Unique Ministry Brings 'Powerful' Performance

WILMORE, Ky. — Artist and “America’s Got Talent” finalist Joe Castillo drew both laughter and tears from a sold-out house at Asbury University on Friday evening with the simplest of materials and a heartfelt story.

Artist Joe Castillo performed for the community at Asbury University.
Artist Joe Castillo performed for the community at Asbury University.

Using only sand and a light table, Castillo created a constantly evolving panorama of scenes illustrating patriotism, the creation of the world, the Nativity and the Passion of the Christ, all set to music and projected onto a large screen. The presentation — held at the historic Hughes Auditorium on the Asbury campus — was part of an annual gift from Asbury to the surrounding community.

“The images were powerful, but the music made the presentation even more powerful,” said Wilmore resident Ralph Yoder.

Castillo, a familiar local figure from the time he spent earning two graduate degrees at Asbury Theological Seminary, rose to international prominence through last summer’s television show, “America’s Got Talent.” He currently lives in Richmond, Ky., and travels around the United States and the world to share SandStory®, his unique artistic outlet.

“This was such a cool thing for the University to do,” said Christina Johnson, a Wilmore resident who attended the free event with her husband and four sons. “Our boys would not have gotten to see something like this otherwise.”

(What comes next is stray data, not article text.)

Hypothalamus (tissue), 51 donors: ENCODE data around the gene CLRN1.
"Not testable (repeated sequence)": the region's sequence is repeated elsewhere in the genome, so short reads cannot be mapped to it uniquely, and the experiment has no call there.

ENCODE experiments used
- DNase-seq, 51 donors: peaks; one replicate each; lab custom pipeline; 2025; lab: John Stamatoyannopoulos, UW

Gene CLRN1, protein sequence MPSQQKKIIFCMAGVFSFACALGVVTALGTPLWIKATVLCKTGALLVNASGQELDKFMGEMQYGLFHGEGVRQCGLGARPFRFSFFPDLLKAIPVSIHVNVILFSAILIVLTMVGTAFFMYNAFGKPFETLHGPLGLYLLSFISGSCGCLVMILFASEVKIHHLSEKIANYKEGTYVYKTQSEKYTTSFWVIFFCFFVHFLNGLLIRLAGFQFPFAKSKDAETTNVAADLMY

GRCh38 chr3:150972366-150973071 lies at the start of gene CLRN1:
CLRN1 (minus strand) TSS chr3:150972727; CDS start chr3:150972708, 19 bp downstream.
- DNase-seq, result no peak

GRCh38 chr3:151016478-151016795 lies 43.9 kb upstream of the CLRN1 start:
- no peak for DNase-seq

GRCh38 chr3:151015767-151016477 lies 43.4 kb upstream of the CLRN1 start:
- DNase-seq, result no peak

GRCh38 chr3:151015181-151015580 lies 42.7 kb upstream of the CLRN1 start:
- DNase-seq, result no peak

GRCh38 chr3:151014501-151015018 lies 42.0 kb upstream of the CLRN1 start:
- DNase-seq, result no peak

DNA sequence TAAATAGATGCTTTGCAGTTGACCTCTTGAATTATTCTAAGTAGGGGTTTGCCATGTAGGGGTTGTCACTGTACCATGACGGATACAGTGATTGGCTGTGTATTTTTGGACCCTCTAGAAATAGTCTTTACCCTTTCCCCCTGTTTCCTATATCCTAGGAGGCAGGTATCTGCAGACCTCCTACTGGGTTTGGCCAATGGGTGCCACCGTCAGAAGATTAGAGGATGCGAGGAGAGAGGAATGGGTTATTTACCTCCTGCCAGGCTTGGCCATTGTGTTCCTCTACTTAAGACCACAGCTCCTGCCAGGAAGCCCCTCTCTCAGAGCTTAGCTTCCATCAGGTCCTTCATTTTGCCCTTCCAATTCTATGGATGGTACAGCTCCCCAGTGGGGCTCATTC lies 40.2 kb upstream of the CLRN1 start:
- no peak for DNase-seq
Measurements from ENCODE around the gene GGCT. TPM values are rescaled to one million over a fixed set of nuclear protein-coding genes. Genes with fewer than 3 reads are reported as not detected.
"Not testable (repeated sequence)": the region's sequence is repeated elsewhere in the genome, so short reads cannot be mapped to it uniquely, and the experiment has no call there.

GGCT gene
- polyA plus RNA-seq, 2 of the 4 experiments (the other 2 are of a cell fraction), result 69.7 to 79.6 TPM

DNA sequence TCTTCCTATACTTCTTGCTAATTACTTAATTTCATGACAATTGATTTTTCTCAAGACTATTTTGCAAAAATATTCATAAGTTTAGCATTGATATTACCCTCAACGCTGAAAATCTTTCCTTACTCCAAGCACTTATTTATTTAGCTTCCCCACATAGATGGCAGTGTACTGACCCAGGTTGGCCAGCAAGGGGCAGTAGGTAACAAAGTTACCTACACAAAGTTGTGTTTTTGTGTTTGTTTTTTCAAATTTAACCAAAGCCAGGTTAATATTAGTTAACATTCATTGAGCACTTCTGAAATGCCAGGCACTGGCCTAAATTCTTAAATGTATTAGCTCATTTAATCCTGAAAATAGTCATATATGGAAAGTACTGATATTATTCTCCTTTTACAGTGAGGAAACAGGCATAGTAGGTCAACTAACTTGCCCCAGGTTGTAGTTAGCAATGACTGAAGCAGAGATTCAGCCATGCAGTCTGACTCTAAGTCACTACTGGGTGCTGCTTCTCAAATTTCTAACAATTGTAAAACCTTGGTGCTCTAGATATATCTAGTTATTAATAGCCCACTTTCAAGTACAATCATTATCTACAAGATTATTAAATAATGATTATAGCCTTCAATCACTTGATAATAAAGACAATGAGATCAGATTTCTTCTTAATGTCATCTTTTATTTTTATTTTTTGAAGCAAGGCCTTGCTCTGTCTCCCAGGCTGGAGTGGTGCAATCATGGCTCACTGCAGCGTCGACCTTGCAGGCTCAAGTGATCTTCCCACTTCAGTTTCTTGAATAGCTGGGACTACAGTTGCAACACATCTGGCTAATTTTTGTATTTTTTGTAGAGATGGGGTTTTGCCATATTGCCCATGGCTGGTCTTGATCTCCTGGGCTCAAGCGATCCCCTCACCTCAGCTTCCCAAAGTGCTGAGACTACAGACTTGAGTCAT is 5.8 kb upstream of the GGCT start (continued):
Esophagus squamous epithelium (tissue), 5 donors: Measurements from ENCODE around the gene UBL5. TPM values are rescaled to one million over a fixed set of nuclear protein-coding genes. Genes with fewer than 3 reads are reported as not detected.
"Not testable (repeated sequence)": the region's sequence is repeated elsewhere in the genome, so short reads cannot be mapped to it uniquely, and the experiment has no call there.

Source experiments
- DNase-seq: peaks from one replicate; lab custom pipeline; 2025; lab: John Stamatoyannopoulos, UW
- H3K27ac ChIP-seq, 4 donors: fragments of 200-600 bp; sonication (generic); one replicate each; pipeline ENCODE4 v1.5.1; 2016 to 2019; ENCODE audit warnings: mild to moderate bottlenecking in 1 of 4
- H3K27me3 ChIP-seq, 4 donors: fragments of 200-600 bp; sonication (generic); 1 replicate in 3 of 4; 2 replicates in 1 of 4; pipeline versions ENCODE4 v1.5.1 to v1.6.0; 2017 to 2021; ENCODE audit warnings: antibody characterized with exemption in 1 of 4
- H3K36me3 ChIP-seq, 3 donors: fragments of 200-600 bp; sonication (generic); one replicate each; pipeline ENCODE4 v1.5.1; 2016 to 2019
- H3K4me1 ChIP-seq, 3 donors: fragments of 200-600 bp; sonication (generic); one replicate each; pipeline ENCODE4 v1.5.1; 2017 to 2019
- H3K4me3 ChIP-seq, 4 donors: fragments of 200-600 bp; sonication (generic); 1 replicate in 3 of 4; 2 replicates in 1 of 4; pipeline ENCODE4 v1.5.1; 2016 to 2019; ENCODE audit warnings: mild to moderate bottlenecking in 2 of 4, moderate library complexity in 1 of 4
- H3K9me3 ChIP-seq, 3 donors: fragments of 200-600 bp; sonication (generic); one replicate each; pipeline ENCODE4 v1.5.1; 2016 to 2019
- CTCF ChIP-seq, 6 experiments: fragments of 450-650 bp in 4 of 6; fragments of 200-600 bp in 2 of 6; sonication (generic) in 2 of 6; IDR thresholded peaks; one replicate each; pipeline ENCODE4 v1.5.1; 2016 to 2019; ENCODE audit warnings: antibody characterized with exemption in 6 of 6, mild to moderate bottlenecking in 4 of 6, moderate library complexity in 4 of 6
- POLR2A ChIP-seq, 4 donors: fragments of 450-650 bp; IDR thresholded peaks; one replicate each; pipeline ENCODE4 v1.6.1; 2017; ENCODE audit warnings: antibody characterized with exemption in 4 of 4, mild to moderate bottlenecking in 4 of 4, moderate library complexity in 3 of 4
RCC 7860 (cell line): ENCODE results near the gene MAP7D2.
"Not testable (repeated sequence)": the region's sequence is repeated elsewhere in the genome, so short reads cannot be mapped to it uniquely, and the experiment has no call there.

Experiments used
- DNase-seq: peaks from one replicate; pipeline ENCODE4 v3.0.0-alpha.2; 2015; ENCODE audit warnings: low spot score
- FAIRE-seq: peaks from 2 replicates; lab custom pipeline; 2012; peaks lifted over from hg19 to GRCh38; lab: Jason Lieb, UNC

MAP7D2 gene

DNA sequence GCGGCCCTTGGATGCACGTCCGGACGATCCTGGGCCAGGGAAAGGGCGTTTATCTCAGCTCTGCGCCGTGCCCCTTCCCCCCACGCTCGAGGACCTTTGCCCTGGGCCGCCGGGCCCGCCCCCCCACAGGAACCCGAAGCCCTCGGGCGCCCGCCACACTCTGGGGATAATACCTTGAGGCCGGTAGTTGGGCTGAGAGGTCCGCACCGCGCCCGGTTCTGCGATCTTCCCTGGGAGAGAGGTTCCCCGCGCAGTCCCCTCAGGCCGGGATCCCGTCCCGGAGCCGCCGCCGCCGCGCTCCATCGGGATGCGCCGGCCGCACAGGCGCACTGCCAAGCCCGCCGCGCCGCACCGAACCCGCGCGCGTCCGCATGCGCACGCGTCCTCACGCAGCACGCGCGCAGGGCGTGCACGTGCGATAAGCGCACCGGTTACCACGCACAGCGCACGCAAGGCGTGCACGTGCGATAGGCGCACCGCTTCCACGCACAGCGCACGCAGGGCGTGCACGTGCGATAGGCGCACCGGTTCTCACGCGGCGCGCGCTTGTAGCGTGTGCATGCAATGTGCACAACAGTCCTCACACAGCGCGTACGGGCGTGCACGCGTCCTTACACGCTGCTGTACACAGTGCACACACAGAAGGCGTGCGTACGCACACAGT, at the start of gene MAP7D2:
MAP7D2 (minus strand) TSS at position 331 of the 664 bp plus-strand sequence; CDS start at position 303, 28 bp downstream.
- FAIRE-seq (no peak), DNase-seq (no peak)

In the months since “America’s Got Talent” aired, Castillo’s popularity on social media sites such as Facebook and Twitter has soared. The faith-based inspiration for his work, however, has much deeper roots. He became a Christian after a chalk artist shared the Gospel with him at a Christian camp in Mexico, his native country. After his father died when he was 16, the family moved to Florida, where he continued a family tradition of artistic expression.

“By the time I got to art school, I was a Christian, but I had no interest in doing Christian art,” he said. “I figured all the great Christian art had been done.”

Castillo chose instead to go into advertising and built a successful agency in Nashville, Tenn. It was a pastor who convinced him to put together a presentation in which he drew scenes from the life of Christ which, when finished, formed a picture of the face of Jesus. Over time, he established WordStory®, a ministry in which he used his writing, teaching and artwork to impact youth camps and churches; ArtStory®, a technique for illustrating Biblical stories by creating 4-foot-by-8-foot murals of the passages in front of a live audience; and SandStory®, his current creative venture.

After the performance, Castillo met with fans for nearly two hours, snapping photos and signing prints of his artwork.

“It’s incredibly humbling — there are so many people who are talented and work hard, and I don’t know that they get the affirmation that I do,” he said. “But God doesn’t waste any of our experiences. Whatever we experience in childhood, the teen years, whenever — all of it can be used.”

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